Establishing an intentional company culture is the only viable way to prevent sexual harassment in the workplace, says Racheal Hebert, CEO of the nonprofit Sexual Trauma Awareness and Response.
During her address at the Rotary Club of Baton Rouge this afternoon—“Effective Prevention in the #MeToo Era”—Hebert noted that sexual harassment issues can be extremely costly for employers. In 2017, the Equal Opportunity Commission reported U.S. employers paid out $46.3 million in monetary benefits for employees in relation to sexual harassment charges, with the actual payout expected to be much higher.
To avoid legal expenses, high employee turnover rates and low company morale, Hebert said preemptive changes in workplace culture—such as rewriting certain policies and recruiting workers who adhere to company values—are critical.
“Your employees observe what culture allows,” she said, “and if your workplace culture avoids holding oppressors accountable, your employees will lose respect for you and for your company.”
Some points to consider: Does your company have a policy against employing someone who has been dismissed for sexual harassment at a previous job? What types of images and objects are in your workplace? Do your employees know who to talk to if they experience sexual harassment—and do you have an HR department?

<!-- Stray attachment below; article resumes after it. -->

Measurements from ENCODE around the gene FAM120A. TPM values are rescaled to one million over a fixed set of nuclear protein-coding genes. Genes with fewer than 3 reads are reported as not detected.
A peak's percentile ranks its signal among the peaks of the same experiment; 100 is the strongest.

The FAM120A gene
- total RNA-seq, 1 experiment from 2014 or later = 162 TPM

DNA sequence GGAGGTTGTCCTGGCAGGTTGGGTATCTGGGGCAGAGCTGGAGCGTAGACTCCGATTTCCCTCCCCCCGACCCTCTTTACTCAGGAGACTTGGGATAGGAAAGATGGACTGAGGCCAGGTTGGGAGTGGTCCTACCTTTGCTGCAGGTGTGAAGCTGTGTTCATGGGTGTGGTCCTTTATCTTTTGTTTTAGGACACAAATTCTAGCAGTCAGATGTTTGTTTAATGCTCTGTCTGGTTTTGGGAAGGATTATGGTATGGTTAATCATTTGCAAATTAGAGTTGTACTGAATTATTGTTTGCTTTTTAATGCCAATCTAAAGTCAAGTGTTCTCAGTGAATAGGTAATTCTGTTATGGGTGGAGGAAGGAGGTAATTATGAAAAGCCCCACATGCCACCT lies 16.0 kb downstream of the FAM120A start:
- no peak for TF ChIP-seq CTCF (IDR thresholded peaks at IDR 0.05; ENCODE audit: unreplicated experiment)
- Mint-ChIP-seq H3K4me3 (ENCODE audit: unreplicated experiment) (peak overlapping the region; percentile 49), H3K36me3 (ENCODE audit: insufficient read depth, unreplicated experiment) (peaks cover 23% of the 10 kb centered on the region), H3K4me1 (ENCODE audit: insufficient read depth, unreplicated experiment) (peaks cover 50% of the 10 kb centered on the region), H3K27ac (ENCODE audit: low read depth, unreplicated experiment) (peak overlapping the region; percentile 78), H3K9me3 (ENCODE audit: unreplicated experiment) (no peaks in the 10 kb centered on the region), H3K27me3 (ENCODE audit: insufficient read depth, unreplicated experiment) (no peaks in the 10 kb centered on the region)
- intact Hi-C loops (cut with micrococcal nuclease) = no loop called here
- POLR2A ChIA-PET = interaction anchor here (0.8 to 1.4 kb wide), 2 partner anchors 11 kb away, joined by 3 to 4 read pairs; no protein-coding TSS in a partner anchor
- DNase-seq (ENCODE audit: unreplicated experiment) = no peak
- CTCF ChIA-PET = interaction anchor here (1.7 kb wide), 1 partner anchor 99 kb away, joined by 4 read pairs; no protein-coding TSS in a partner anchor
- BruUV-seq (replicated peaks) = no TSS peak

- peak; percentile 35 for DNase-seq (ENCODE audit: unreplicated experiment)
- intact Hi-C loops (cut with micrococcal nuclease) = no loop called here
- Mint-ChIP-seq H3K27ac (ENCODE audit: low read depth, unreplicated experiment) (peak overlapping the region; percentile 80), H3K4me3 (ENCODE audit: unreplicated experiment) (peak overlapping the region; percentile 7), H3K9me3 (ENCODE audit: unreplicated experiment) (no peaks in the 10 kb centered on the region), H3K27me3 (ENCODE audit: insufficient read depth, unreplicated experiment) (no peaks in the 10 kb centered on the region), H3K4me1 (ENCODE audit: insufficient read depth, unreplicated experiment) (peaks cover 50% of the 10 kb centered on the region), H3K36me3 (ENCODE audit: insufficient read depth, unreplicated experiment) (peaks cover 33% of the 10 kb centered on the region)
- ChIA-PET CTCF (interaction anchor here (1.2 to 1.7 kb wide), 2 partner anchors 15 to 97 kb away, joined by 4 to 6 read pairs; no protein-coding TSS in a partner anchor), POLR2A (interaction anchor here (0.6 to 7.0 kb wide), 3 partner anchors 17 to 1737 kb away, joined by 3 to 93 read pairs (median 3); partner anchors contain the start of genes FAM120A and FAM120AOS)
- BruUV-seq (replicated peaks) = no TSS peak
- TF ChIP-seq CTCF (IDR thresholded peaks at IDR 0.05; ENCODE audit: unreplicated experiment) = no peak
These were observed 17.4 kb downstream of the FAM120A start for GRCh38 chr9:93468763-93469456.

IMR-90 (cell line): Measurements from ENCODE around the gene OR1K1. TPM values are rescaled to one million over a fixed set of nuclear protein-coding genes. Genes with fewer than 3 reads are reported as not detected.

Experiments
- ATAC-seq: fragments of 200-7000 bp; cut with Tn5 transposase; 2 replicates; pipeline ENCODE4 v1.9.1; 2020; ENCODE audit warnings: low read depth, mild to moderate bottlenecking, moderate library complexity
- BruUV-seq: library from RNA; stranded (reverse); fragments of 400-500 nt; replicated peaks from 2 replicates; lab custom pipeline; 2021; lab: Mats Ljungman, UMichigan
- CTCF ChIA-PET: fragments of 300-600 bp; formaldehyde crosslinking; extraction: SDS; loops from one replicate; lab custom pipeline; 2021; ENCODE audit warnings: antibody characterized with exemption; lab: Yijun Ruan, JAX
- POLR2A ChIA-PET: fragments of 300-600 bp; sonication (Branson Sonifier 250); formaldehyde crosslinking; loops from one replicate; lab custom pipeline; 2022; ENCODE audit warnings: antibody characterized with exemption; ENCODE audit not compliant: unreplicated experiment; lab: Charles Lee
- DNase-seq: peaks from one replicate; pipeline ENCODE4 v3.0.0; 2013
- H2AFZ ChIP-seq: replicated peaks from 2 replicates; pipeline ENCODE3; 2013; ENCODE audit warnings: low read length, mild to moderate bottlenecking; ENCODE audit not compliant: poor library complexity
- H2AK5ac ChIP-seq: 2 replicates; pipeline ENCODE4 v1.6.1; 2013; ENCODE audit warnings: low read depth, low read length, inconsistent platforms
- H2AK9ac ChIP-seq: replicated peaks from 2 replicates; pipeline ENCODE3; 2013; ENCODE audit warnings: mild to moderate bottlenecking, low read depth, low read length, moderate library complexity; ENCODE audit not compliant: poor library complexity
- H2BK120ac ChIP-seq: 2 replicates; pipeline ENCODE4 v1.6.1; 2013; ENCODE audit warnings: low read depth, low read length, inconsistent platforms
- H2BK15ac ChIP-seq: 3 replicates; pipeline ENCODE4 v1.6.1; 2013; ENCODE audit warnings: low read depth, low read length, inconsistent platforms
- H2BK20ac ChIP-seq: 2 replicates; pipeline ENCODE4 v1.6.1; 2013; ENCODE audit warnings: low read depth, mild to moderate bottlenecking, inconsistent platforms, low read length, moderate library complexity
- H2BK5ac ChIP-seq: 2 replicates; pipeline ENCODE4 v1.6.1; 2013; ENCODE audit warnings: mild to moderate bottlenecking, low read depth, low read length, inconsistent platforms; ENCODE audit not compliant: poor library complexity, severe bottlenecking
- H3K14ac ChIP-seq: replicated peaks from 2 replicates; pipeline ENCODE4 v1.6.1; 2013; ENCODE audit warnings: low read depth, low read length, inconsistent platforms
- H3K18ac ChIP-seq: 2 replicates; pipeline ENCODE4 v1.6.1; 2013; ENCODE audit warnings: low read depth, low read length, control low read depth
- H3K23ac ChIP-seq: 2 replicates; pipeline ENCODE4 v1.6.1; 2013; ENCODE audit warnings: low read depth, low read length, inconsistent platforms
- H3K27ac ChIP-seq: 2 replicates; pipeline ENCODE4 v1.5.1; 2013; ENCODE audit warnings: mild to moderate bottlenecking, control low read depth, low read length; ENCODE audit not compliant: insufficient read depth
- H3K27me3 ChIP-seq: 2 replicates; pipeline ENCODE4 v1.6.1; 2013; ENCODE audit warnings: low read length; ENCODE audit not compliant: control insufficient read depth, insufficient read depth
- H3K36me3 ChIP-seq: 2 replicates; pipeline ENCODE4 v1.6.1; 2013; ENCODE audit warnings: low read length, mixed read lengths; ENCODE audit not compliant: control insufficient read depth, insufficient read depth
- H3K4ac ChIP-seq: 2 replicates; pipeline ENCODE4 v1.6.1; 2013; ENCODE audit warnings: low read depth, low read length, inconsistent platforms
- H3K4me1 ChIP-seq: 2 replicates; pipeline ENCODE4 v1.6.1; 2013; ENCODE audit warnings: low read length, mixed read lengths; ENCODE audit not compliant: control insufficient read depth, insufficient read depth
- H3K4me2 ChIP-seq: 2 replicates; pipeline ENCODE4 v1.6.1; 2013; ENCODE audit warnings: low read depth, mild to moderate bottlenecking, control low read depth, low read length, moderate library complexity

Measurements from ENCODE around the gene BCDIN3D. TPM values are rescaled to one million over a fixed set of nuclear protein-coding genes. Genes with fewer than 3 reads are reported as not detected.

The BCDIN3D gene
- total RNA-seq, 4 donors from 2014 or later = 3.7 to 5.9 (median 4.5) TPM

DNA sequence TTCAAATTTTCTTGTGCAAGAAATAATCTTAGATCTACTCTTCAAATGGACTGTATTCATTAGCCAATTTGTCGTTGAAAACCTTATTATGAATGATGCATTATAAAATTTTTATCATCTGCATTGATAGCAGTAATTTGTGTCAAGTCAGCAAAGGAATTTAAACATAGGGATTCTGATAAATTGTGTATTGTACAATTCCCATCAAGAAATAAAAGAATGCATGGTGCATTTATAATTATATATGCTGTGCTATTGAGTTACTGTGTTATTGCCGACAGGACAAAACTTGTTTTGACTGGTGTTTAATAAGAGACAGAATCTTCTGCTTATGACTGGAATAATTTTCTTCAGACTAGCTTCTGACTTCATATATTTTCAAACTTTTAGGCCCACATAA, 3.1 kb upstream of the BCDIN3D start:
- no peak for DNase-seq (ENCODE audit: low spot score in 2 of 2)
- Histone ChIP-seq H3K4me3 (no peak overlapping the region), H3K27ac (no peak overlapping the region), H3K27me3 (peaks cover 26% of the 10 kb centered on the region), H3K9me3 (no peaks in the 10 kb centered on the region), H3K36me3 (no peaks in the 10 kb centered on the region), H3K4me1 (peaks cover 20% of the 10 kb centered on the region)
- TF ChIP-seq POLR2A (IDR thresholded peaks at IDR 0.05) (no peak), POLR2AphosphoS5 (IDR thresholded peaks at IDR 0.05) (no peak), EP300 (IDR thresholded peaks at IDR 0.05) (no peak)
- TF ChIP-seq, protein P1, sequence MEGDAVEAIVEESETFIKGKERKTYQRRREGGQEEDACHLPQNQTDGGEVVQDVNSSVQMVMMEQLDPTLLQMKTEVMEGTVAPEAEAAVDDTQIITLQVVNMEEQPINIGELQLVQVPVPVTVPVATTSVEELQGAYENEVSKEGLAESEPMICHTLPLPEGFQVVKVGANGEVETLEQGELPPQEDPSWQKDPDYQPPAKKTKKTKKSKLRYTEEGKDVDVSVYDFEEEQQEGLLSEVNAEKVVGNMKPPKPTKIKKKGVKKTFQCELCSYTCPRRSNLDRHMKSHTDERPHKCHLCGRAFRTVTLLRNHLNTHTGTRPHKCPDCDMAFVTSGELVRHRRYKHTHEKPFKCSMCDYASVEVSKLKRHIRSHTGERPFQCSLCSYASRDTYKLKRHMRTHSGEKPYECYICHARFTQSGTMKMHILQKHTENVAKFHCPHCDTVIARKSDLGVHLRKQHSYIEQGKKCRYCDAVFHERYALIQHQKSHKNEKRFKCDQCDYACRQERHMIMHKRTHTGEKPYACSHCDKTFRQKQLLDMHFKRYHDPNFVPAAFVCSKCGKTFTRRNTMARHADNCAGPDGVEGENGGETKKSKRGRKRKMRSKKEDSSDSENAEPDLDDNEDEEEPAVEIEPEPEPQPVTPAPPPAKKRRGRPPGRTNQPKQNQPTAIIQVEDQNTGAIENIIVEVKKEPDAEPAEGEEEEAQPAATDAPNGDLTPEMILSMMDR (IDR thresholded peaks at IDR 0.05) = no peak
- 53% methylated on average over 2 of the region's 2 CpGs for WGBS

It’s also important to note that workplace sexual harassment is usually more subtle than people realize, Hebert said. Unwelcome flirting, intrusive questions about a coworker’s sex life, comments about a person’s appearance and, if not applied to both men and women, terms of address like “honey,” “baby” or “sweetheart” are all considered forms of harassment.
While acknowledging the #MeToo movement has triggered some unintended backlash—such as male employers, fearful of crossing a line, being less inclined to mentor women or meet them for lunch—Hebert said it’s still important for companies to reassess their values.
“Your company is at risk if a culture remains where some, if not all, such conduct is tolerated,” Hebert said. “Check-the-box policies do not work, and online training is not effective. Prevention is protection.”